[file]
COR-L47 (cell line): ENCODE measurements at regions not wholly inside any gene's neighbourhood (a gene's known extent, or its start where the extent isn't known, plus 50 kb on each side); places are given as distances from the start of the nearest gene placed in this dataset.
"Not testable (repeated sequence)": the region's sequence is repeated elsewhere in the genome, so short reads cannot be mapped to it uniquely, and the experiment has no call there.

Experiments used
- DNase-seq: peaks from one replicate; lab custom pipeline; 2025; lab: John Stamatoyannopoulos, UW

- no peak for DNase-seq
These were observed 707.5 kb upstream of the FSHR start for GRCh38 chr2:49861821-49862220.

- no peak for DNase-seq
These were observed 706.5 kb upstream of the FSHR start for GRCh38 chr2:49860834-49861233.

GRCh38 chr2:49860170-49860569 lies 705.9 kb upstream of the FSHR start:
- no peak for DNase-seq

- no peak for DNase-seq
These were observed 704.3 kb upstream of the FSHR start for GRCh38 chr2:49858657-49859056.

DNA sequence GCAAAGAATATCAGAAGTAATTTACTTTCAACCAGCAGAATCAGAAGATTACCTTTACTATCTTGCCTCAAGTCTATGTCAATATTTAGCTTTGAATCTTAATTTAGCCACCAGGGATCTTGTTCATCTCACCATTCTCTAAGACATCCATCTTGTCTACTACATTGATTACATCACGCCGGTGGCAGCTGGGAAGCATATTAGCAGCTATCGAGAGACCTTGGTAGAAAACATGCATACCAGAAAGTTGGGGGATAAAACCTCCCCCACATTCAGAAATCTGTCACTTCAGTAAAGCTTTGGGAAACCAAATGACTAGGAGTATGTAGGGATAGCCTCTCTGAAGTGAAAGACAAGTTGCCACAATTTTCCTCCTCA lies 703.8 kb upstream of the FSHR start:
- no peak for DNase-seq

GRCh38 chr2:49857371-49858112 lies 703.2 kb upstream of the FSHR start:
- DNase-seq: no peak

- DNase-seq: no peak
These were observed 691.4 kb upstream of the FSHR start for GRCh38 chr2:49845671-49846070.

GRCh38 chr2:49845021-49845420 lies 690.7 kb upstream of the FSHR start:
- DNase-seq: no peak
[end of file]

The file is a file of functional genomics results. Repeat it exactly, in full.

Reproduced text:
COR-L47 (cell line): ENCODE measurements at regions not wholly inside any gene's neighbourhood (a gene's known extent, or its start where the extent isn't known, plus 50 kb on each side); places are given as distances from the start of the nearest gene placed in this dataset.
"Not testable (repeated sequence)": the region's sequence is repeated elsewhere in the genome, so short reads cannot be mapped to it uniquely, and the experiment has no call there.

Experiments used
- DNase-seq: peaks from one replicate; lab custom pipeline; 2025; lab: John Stamatoyannopoulos, UW

- no peak for DNase-seq
These were observed 707.5 kb upstream of the FSHR start for GRCh38 chr2:49861821-49862220.

- no peak for DNase-seq
These were observed 706.5 kb upstream of the FSHR start for GRCh38 chr2:49860834-49861233.

GRCh38 chr2:49860170-49860569 lies 705.9 kb upstream of the FSHR start:
- no peak for DNase-seq

- no peak for DNase-seq
These were observed 704.3 kb upstream of the FSHR start for GRCh38 chr2:49858657-49859056.

DNA sequence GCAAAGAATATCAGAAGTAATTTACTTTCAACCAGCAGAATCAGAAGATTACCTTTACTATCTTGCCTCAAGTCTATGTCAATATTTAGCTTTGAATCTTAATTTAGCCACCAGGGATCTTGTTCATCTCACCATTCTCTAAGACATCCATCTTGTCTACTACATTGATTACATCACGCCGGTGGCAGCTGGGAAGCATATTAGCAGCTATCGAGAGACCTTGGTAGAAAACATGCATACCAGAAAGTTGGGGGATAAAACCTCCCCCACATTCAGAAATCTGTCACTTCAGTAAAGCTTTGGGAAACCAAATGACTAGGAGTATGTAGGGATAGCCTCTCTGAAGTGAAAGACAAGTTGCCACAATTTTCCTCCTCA lies 703.8 kb upstream of the FSHR start:
- no peak for DNase-seq

GRCh38 chr2:49857371-49858112 lies 703.2 kb upstream of the FSHR start:
- DNase-seq: no peak

- DNase-seq: no peak
These were observed 691.4 kb upstream of the FSHR start for GRCh38 chr2:49845671-49846070.

GRCh38 chr2:49845021-49845420 lies 690.7 kb upstream of the FSHR start:
- DNase-seq: no peak